We develop a systematic approach, based on convex programming and real analysis, for obtaining upper bounds on the capacity of the binary deletion channel and, more generally, channels with i.i.d. insertions and deletions. Other than the classical deletion channel, we give a special attention to the Poisson-repeat channel introduced by Mitzenmacher and Drinea (IEEE Transactions on Information Theory, 2006). Our framework can be applied to obtain capacity upper bounds for any repetition distribution (the deletion and Poisson-repeat channels corresponding to the special cases of Bernoulli and Poisson distributions). Our techniques essentially reduce the task of proving capacity upper bounds to maximizing a univariate, real-valued, and often concave function over a bounded interval. The corresponding univariate function is carefully designed according to the underlying distribution of repetitions and the choices vary depending on the desired strength of the upper bounds as well as the desired simplicity of the function (e.g., being only efficiently computable versus having an explicit closed-form expression in terms of elementary, or common special, functions). Among our results, we show the following: 1. The capacity of the binary deletion channel with deletion probability $d$ is at most $(1-d) \log \varphi$ for $d \geq 1/2$, and, assuming the capacity function is convex, is at most $1-d \log(4/\varphi)$ for $d<1/2$, where $\varphi=(1+\sqrt{5})/2$ is the golden ratio. This is the first nontrivial capacity upper bound for any value of $d$ outside the limiting case $d \to 0$ that is fully explicit and proved without computer assistance. 2. We derive the first set of capacity upper bounds for the Poisson-repeat channel. Our results uncover further striking connections between this channel and the deletion channel, and suggest, somewhat counter-intuitively, that the Poisson-repeat channel is actually analytically simpler than the deletion channel and may be of key importance to a complete understanding of the deletion channel. 3. We derive several novel upper bounds on the capacity of the deletion channel. All upper bounds are maximums of efficiently computable, and concave, univariate real functions over a bounded domain. In turn, we upper bound these functions in terms of explicit elementary and standard special functions, whose maximums can be found even more efficiently (and sometimes, analytically, for example for $d=1/2$). Along the way, we develop several new techniques of potentially independent interest. For example, we develop systematic techniques to study channels with mean constraints over the reals. Furthermore, we motivate the study of novel probability distributions over non-negative integers, as well as novel special functions which could be of interest to mathematical analysis.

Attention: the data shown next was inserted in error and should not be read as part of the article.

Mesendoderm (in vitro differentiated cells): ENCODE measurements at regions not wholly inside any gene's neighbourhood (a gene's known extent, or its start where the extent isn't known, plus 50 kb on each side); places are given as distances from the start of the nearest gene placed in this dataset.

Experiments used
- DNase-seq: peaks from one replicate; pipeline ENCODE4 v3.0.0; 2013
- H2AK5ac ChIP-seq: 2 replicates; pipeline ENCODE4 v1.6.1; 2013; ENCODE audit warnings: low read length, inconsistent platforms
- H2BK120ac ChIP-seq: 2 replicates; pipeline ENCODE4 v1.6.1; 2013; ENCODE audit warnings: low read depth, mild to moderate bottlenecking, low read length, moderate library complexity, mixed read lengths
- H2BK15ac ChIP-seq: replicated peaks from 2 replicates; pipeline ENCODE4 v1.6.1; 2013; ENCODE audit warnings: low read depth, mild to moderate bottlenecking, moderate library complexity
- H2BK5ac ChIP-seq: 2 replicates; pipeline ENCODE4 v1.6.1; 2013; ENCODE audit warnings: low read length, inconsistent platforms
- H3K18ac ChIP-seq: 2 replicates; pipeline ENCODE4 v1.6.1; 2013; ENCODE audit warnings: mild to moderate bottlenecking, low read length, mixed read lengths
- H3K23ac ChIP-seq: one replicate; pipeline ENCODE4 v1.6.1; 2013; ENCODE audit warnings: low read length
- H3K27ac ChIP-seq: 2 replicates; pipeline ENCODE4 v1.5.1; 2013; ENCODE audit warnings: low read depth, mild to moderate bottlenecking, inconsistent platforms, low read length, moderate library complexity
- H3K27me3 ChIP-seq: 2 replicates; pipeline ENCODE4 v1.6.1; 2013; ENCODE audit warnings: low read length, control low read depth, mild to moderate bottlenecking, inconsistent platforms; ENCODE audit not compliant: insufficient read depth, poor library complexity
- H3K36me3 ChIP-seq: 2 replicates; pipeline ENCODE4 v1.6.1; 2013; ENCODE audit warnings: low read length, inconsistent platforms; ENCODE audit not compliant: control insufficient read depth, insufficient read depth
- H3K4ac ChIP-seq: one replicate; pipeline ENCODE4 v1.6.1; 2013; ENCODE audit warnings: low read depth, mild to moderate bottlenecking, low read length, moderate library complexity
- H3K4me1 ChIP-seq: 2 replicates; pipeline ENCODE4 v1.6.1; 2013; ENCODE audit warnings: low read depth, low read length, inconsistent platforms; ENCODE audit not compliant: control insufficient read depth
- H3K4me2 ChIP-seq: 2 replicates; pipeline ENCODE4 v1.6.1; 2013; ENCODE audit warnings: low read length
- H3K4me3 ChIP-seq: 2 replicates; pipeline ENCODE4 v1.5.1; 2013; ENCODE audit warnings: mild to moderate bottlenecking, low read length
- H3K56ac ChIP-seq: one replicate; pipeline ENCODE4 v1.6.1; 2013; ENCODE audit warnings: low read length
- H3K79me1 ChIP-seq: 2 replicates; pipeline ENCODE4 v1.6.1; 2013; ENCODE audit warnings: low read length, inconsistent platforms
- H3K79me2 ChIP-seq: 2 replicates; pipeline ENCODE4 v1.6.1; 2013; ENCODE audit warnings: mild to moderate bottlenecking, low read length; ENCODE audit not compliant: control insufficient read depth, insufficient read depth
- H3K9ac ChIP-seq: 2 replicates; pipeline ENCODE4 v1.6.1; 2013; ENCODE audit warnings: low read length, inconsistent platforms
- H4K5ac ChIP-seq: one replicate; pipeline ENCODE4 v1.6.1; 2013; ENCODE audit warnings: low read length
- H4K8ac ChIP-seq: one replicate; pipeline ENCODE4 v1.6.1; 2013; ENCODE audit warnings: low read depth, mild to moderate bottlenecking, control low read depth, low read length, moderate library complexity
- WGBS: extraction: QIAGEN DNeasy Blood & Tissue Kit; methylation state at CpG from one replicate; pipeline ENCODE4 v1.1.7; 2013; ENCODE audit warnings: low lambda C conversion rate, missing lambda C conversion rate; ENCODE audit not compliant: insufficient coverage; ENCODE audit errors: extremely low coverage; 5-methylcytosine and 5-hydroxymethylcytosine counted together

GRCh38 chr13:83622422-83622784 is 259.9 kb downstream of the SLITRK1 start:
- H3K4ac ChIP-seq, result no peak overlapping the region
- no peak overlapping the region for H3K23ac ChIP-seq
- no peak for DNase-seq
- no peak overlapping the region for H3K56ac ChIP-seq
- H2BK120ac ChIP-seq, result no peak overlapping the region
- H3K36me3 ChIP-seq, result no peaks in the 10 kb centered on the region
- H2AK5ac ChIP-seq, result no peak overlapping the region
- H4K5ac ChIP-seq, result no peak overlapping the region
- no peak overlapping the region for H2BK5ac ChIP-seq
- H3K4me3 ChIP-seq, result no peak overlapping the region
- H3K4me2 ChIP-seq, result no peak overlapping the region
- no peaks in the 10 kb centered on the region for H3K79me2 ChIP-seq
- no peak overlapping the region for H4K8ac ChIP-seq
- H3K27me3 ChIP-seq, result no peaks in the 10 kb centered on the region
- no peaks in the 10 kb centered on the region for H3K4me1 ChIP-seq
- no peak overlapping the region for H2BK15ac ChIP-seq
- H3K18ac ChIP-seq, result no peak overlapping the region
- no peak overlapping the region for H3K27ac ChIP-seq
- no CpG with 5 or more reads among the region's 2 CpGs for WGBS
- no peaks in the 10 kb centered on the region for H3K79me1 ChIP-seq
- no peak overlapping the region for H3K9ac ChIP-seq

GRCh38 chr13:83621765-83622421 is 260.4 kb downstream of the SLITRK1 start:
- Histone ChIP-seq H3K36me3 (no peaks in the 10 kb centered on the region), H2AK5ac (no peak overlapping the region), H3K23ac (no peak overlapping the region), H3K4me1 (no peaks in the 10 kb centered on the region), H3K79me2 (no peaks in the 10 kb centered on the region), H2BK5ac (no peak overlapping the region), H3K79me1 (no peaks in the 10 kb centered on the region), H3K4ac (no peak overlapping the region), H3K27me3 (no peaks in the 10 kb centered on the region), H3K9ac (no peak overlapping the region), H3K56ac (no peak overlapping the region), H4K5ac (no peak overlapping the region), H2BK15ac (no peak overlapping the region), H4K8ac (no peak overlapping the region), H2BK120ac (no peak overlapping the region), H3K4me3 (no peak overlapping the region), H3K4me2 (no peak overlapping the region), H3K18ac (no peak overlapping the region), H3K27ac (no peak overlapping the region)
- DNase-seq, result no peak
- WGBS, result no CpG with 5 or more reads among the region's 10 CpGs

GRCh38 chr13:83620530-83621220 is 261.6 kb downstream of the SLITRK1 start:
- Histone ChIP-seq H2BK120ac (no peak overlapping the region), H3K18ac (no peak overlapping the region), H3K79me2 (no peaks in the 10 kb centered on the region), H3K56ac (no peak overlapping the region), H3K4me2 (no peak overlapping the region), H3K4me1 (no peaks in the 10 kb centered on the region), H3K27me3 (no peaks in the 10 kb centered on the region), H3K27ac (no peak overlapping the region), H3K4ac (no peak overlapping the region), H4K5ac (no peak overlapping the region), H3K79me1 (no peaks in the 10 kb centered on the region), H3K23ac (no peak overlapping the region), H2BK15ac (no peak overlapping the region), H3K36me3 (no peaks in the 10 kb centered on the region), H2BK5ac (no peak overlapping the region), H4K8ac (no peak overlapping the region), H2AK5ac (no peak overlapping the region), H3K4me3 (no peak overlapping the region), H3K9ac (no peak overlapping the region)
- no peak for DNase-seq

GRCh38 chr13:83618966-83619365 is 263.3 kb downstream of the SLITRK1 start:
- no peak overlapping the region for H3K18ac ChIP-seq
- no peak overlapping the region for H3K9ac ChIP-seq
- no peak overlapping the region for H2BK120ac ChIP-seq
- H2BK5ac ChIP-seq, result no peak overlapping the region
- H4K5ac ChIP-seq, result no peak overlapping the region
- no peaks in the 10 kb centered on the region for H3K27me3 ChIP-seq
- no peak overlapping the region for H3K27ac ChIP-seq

We present a deterministic algorithm that computes the edge-connectivity of a graph in near-linear time. This is for a simple undirected unweighted graph $G$ with $n$ vertices and $m$ edges. This is the first $o(mn)$ time deterministic algorithm for the problem. Our algorithm is easily extended to find a concrete minimum edge-cut. In fact, we can construct the classic cactus representation of all minimum cuts in near-linear time. The previous fastest deterministic algorithm by Gabow from STOC'91 took $\tO(m+\lambda^2 n)$, where $\lambda$ is the edge connectivity, but $\lambda$ can be as big as $n-1$. At STOC'96 Karger presented a randomized near linear time Monte Carlo algorithm for the minimum cut problem. As he points out, there is no better way of certifying the minimality of the returned cut than to use Gabow's slower deterministic algorithm and compare sizes. Our main technical contribution is a near-linear time algorithm that contracts vertex sets of a simple input graph $G$ with minimum degree $\delta$, producing a multigraph $\bbar G$ with $\tO(m/\delta)$ edges which preserves all minimum cuts of $G$ with at least two vertices on each side. In our deterministic near-linear time algorithm, we will decompose the problem via low-conductance cuts found using PageRank a la Brin and Page (1998), as analyzed by Andersson, Chung, and Lang at FOCS'06. Normally such algorithms for low-conductance cuts are randomized Monte Carlo algorithms, because they rely on guessing a good start vertex. However, in our case, we have so much structure that no guessing is needed.